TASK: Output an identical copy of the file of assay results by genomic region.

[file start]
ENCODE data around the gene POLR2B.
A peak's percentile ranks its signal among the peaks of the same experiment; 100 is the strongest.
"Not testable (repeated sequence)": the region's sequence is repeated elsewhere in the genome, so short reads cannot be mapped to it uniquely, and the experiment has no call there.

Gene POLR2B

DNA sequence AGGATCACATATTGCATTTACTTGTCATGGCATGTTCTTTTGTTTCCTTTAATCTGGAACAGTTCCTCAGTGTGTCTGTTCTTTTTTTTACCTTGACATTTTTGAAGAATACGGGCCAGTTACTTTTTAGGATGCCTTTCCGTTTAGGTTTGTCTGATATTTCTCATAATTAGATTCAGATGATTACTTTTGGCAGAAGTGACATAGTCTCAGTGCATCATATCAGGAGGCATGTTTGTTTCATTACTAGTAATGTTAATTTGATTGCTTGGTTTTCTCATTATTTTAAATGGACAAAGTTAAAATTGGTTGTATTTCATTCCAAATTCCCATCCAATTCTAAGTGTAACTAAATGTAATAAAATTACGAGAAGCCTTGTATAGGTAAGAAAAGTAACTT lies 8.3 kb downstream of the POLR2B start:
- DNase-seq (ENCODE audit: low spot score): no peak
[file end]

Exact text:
ENCODE data around the gene POLR2B.
A peak's percentile ranks its signal among the peaks of the same experiment; 100 is the strongest.
"Not testable (repeated sequence)": the region's sequence is repeated elsewhere in the genome, so short reads cannot be mapped to it uniquely, and the experiment has no call there.

Gene POLR2B

DNA sequence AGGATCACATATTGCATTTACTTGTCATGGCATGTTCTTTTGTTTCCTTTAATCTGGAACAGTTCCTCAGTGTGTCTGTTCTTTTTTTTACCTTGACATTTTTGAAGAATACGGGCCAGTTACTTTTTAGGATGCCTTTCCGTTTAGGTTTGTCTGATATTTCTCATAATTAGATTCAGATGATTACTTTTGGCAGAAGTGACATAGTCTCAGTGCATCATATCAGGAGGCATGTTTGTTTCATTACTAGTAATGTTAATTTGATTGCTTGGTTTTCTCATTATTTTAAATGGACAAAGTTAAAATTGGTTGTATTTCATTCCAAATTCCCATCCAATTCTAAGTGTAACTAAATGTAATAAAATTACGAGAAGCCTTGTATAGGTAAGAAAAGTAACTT lies 8.3 kb downstream of the POLR2B start:
- DNase-seq (ENCODE audit: low spot score): no peak